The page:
It’s not only new players that could benefit from introspection, meditation and therapy, but veterans as well, Bjergsen said.
“I do know a lot of professional players where a big part of them stopping is just the toll that it takes to practice such long hours, feeling like you're under a microscope all the time from the community,” he said.
A handful of well-known League of Legends pros have retired recently amid mental health concerns, including Korean players Lee “Wolf” Jae-wan and Heo “PawN” Won-seok. Wolf, 23, cited years of depression, adjustment disorder, anxiety, and panic disorder spurred on by the competitive pro-gaming scene. PawN, also 23, was diagnosed with obsessive-compulsive disorder in 2018 and eventually found it impossible to continue playing at the highest tier. Both players retired late last year.
“Not long after , the panic attacks became really severe,” Wolf told Inven Global in November. “Fans probably only knew that I was just unhealthy. At the time, not only did I go throw up, I started to have panic attacks when I was unplugging my keyboard, so I went under the desk, and vomited, cried, and trembled like crazy for over 10 minutes. The coaching staff came to get me after I'd calmed down, and that continued for months.”
The Korean League of Legends scene, the LCK, is the most competitive in the world, and it regularly dominates the other regions. This also means it’s arguably the most high-pressure. Korean teams hold five of the nine Worlds titles, though China (LPL) has taken home the trophy for the past two years.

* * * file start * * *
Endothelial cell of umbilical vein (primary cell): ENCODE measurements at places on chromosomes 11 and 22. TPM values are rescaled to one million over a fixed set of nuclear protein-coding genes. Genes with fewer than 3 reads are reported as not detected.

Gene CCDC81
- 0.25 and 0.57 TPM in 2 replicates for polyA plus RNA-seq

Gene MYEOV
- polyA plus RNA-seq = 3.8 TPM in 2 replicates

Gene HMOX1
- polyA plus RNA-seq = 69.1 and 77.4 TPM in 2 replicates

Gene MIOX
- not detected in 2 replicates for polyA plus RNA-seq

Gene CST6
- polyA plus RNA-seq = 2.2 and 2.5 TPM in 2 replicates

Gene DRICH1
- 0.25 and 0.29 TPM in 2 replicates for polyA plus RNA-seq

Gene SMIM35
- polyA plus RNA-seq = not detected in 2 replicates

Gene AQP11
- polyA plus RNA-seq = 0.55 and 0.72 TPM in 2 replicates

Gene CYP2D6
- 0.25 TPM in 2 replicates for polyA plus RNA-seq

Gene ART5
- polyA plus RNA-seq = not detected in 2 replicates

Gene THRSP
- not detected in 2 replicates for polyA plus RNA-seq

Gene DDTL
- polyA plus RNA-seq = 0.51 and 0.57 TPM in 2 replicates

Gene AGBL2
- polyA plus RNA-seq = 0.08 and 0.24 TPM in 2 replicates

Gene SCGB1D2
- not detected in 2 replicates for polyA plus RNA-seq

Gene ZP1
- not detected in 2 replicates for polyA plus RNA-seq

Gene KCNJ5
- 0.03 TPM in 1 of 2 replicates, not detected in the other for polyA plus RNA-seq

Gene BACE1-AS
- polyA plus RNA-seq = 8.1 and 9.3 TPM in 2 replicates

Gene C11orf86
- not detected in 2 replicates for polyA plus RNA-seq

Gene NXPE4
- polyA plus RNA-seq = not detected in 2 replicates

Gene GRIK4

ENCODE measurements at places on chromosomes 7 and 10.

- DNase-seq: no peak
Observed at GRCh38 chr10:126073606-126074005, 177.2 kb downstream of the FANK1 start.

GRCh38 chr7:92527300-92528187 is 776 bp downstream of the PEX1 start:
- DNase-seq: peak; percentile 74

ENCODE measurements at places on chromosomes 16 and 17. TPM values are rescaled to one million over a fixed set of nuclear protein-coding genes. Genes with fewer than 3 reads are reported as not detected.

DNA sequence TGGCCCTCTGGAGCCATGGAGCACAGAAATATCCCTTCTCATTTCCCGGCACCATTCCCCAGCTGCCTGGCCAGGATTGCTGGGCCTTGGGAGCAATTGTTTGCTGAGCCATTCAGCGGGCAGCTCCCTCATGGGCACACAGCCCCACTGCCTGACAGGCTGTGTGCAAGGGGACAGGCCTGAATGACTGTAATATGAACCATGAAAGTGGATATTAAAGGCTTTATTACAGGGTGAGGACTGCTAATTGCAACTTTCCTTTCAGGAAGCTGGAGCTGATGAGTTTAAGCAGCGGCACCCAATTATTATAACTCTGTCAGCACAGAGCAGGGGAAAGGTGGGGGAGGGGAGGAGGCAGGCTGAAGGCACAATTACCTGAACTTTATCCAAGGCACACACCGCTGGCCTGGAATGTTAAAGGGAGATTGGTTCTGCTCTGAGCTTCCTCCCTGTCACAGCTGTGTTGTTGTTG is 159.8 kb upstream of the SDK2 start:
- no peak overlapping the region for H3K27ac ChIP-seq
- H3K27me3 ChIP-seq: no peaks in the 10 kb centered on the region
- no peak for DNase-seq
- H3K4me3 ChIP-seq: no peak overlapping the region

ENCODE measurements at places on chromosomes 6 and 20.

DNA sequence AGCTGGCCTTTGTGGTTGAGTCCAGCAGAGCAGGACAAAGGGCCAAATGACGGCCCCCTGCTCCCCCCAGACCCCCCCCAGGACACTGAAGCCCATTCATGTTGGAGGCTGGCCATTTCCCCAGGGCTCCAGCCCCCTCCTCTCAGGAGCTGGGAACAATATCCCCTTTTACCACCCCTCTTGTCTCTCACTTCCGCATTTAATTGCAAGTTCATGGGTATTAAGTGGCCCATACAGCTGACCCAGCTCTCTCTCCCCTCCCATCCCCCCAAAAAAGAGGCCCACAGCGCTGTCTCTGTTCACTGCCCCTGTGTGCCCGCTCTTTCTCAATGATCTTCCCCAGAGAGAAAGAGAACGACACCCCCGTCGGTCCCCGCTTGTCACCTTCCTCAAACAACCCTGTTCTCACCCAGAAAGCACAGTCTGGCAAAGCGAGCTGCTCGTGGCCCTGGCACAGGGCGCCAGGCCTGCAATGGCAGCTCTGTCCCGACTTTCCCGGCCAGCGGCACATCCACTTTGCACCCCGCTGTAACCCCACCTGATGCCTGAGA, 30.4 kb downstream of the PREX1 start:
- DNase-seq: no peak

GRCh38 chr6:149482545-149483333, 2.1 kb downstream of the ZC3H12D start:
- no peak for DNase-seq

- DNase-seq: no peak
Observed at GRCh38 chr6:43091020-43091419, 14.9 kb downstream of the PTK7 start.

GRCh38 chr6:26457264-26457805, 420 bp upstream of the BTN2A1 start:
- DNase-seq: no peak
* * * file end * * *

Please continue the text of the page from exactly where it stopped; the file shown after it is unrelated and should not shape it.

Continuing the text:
Veteran League of Legends European Championship (LEC) and LCS top-laner Paul “sOAZ” Boyer said players on Korean and Chinese teams push themselves in ways NA and European teams don’t. sOAZ has a storied career in League of Legends, with six Worlds appearances under his belt, and he’s currently top-laner for Immortals.
His coach, Thomas “Zaboutine” Si-Hassen, called sOAZ’s characterization of the LCK and LPL “fair,” and said there’s an additional factor at play: numbers.
“How deep is your pool?” Zaboutine asked. “In China, in Korea, everybody that plays video games, pretty much plays on a PC and plays games such as League of Legends, PUBG. Pretty much the whole video game industry revolves around competitive games, much more than for instance, the Western world. So the pool of players in this region is so deep and so wide, that you're going to find someone if one breaks.”